Saludos todos! As many of you know, once a month we like to take the time to give special attention to our featured authors and their writing. This week we are featuring Edwidge Danticat, the prolific, inspiring author of many children’s, young adult, and adult books, whom many of you may also recognize from several of my previous ¡Mira, Look! posts. Danticat is originally from Haiti and her books often deal with the culture of Haiti and the immigrant experience, providing a wealth of information on the country’s history, culture and current events.
Here is a short synopsis from Goodreads of Danticat’s life and her abundant accomplishments:
Edwidge Danticat was born in Haiti and moved to the United States when she was twelve. She is the author of several books, including Breath, Eyes, Memory, an Oprah Book Club selection; Krik? Krak!, a National Book Award finalist; and The Farming of Bones, an American Book Award winner. She is also the editor of The Butterfly’s Way: Voices from the Haitian Dyaspora in the United States and The Beacon Best of 2000: Great Writing by Men and Women of All Colors and Cultures
This month’s featured book here at Vamos a Leer is Claire of the Sea Light, an adult novel by Danticat that does not cease to captivate and mesmerize readers yet again. Although many of Danticat’s books, including her compelling children’s book, Mama’s Nightingale, focus on the Haitian-American immigrant experience, Claire of the Sea Light takes place exclusively in Danticat’s homeland. A review by The New York Times discusses Danticat’s personal life and its influence on this compelling novel:
Danticat, who now lives in Miami, was born in Port-au-Prince in 1969 but left Haiti as a child, following her parents to New York. Over the years, she has become the bard of the Haitian diaspora, her concerns shuttling between and straddling two very different worlds. This book, though, is firmly planted in her homeland, in a fictional community whose comings and goings are less closely connected to any earthly immigrant destination than they are to the great beyond.
Danticat’s books often include a sprinkle of Creole words and phrases, as some of you may remember from my post on Mama’s Nightingale. As others of you may recall, in my post on The Children of Yayoute by Haitian artist and writer François Turenne des Près, I discuss the popular, Haitian call-and-response saying, “Krik? Krak!,” and the rich tradition of Haitian oral folklore. In one of Danticat’s earlier novels, Krik? Krak!, she uses this call-and-response saying as the book’s title, alluding to a variety of Haitian customs and traditions and the history of story-telling in Haiti. This fascinating medley of cultural references, anecdotes, and historical information is characteristic of Danticat’s whole ouevre. Not only does she expertly render cultural particularities and personal familiarities, but, moreover, she makes them accessible to a wide audience. As the NY Times wrote in its review of Claire of the Sea Light, “Danticat’s work, lightly peppered with Creole, studded with observations familiar to those who know Haiti, opens itself to a broader readership through her deft intertwining of the specific and the universal.”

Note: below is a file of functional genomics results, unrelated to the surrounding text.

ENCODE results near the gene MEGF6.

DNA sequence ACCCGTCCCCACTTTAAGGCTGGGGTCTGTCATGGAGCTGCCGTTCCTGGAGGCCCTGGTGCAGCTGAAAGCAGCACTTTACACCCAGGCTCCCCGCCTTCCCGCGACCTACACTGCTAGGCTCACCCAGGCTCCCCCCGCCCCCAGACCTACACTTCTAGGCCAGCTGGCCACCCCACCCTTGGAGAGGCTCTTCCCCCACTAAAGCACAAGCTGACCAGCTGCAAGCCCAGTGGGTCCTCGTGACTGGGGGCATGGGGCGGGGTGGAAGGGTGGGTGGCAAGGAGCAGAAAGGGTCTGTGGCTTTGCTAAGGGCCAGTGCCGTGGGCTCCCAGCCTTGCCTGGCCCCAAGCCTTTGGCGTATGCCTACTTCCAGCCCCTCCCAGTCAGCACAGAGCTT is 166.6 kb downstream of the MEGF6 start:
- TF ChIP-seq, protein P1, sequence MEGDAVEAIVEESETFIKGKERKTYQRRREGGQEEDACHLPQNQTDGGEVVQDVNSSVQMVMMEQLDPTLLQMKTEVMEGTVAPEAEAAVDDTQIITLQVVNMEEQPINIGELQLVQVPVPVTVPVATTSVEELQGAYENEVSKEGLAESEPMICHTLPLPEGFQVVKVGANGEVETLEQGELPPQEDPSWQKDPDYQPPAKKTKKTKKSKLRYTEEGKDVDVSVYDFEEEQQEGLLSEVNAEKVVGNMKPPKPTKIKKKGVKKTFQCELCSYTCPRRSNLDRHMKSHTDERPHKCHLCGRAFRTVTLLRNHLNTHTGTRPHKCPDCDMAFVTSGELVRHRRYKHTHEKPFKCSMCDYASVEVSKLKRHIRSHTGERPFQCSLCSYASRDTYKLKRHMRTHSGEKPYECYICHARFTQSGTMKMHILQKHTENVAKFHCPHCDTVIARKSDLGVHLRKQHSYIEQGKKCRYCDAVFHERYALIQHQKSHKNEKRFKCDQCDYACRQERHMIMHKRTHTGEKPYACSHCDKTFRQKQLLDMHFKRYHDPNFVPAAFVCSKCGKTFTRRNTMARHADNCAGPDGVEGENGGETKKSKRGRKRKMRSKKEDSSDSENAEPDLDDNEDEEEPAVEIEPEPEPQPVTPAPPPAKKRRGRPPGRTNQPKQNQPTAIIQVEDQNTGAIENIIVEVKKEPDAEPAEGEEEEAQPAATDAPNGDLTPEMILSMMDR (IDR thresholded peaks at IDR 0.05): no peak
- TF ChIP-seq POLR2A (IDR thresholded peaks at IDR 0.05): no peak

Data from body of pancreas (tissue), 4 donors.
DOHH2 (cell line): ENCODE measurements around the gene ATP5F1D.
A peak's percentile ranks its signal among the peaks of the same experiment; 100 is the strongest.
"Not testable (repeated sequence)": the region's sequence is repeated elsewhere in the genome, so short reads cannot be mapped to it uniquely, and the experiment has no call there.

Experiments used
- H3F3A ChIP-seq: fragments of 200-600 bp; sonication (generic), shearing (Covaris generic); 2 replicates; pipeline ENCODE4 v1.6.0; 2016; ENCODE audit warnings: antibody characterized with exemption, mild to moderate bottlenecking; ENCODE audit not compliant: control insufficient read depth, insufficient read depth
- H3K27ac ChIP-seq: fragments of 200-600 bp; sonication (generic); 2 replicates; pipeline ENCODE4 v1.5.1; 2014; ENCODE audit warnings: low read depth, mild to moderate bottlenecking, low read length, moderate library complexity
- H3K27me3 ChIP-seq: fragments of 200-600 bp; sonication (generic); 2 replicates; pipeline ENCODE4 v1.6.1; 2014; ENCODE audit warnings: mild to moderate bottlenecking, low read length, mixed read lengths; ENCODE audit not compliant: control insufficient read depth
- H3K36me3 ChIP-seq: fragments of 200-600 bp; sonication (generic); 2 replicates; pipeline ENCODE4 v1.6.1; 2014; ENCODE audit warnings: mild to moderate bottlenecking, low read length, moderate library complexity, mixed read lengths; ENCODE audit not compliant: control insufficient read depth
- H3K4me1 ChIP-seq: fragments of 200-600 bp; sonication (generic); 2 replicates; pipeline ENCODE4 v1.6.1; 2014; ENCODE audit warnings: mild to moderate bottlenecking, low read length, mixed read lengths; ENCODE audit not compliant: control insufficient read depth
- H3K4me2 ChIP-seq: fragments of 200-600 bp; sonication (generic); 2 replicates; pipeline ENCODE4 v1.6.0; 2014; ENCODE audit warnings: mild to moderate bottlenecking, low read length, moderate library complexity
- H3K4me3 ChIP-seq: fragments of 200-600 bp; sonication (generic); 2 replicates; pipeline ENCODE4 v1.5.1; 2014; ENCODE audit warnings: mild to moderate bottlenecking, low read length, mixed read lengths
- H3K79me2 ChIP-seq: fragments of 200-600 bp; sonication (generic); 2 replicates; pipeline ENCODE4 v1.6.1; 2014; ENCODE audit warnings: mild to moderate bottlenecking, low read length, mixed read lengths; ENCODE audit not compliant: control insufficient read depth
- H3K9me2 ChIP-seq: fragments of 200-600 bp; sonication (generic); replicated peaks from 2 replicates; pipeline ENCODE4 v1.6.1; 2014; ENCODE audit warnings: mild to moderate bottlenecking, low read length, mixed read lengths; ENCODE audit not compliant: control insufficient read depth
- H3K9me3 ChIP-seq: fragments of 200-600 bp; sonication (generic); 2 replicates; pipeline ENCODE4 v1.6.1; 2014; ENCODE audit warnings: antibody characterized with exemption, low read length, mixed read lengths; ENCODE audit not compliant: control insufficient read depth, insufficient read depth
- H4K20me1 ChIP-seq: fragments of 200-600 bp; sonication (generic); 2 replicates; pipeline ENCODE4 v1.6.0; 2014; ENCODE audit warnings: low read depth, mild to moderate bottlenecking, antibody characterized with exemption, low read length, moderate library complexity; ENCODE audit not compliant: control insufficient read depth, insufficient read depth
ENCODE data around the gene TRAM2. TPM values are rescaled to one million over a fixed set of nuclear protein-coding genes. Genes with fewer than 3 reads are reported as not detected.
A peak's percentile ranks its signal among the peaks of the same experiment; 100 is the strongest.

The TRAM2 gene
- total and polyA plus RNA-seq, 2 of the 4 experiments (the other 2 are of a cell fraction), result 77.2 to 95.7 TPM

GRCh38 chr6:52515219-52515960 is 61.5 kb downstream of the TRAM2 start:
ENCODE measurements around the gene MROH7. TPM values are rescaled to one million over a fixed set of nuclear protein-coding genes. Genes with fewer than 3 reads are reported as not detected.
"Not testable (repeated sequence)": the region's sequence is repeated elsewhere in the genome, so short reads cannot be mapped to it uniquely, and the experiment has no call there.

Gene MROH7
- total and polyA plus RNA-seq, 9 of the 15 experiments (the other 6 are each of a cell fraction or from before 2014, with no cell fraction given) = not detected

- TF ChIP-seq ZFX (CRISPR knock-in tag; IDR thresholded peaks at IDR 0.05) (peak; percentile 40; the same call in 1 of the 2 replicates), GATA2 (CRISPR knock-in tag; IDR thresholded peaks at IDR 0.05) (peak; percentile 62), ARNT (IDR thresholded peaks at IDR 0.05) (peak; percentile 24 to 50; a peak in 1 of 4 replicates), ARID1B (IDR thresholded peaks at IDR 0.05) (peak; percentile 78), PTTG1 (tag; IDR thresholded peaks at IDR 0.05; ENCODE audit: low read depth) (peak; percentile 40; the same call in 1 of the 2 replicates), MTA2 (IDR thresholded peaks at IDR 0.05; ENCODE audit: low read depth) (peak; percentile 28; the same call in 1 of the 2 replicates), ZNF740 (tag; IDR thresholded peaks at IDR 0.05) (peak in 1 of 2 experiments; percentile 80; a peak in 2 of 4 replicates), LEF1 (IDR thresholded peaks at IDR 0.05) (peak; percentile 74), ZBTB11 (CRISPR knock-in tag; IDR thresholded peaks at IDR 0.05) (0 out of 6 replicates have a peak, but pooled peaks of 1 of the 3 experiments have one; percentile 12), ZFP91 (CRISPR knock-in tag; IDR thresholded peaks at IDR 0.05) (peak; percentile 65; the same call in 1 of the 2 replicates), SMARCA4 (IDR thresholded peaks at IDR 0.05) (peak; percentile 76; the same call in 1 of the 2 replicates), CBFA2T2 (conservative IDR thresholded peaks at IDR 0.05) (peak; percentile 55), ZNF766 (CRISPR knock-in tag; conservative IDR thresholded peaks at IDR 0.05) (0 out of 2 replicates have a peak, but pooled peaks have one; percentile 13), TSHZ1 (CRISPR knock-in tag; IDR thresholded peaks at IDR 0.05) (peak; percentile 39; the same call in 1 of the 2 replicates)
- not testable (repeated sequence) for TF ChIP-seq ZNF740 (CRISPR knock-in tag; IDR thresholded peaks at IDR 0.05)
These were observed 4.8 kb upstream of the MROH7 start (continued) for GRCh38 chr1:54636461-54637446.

Danticat is an artful and inspiring author whose work, infused with many levels of social conscience, educates readers of a variety of ages in a variety of ways. She is one of our most consistently featured and written-about authors here at Vamos a Leer, in large because the beauty and depth of her writing continue to amaze us. This week in particular we join in the choir of praise for her and her moving works.
For those of you interested in learning more about Edwidge Danticat and her work, here are some additional links:
- TED talk with Edwidge Danticat– Stories of Haiti
- Ghosts — New Yorker piece by Edwidge Danticat
- “All Immigrants are Artists” — The Atlantic article about Edwidge Danticat, including excerpts from interviews
- The New Yorker, list of contributions by Edwidge Danticat
- New Yorker podcast, Junot Diaz reads Edwidge Danticat
Stay tuned for an introduction to our March themes and some more wonderful books!